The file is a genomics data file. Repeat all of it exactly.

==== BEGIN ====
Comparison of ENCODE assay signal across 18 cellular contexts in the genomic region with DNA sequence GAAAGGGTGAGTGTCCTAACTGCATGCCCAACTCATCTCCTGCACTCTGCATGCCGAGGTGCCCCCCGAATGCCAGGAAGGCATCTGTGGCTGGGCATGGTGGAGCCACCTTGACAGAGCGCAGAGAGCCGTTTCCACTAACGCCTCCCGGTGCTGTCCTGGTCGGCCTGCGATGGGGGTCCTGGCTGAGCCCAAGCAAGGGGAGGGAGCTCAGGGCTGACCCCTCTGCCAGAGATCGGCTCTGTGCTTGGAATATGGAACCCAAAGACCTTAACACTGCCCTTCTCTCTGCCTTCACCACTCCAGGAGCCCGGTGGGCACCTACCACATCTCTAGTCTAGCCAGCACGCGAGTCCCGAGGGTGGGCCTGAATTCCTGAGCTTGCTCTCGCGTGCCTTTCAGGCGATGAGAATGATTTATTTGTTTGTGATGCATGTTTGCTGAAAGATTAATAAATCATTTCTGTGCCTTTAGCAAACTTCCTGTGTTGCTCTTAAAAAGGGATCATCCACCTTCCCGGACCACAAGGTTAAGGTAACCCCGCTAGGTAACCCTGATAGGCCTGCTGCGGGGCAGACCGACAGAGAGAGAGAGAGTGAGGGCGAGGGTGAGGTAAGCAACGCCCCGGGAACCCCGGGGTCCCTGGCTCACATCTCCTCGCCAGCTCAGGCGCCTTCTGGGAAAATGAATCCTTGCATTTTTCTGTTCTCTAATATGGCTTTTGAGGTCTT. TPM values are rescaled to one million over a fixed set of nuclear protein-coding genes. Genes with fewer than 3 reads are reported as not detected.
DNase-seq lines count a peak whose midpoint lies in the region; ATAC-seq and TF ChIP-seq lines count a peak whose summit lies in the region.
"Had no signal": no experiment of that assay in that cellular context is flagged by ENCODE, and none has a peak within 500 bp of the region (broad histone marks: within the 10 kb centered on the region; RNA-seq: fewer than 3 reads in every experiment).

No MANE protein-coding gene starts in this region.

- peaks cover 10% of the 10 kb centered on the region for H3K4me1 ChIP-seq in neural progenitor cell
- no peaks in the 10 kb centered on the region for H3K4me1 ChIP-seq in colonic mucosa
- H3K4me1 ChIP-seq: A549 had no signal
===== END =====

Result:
Comparison of ENCODE assay signal across 18 cellular contexts in the genomic region with DNA sequence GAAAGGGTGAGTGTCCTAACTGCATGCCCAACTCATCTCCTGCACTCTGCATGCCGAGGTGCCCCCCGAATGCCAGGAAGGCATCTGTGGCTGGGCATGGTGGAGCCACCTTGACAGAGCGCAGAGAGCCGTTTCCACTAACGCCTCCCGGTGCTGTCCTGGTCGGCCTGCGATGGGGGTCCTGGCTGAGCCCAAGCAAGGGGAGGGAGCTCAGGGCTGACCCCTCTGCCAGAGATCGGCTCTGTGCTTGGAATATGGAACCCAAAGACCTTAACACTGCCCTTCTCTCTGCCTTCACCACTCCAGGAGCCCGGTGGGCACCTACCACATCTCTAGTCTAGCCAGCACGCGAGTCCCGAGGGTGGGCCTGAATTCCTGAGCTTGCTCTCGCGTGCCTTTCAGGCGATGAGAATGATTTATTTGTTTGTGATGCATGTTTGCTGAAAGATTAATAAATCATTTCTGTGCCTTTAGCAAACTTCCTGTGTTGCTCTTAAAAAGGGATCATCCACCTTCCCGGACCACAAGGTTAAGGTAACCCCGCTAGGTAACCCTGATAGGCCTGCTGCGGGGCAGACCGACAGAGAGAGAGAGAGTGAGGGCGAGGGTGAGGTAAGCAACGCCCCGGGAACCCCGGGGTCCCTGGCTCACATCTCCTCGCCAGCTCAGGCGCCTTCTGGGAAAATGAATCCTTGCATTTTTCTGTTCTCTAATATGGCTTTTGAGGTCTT. TPM values are rescaled to one million over a fixed set of nuclear protein-coding genes. Genes with fewer than 3 reads are reported as not detected.
DNase-seq lines count a peak whose midpoint lies in the region; ATAC-seq and TF ChIP-seq lines count a peak whose summit lies in the region.
"Had no signal": no experiment of that assay in that cellular context is flagged by ENCODE, and none has a peak within 500 bp of the region (broad histone marks: within the 10 kb centered on the region; RNA-seq: fewer than 3 reads in every experiment).

No MANE protein-coding gene starts in this region.

- peaks cover 10% of the 10 kb centered on the region for H3K4me1 ChIP-seq in neural progenitor cell
- no peaks in the 10 kb centered on the region for H3K4me1 ChIP-seq in colonic mucosa
- H3K4me1 ChIP-seq: A549 had no signal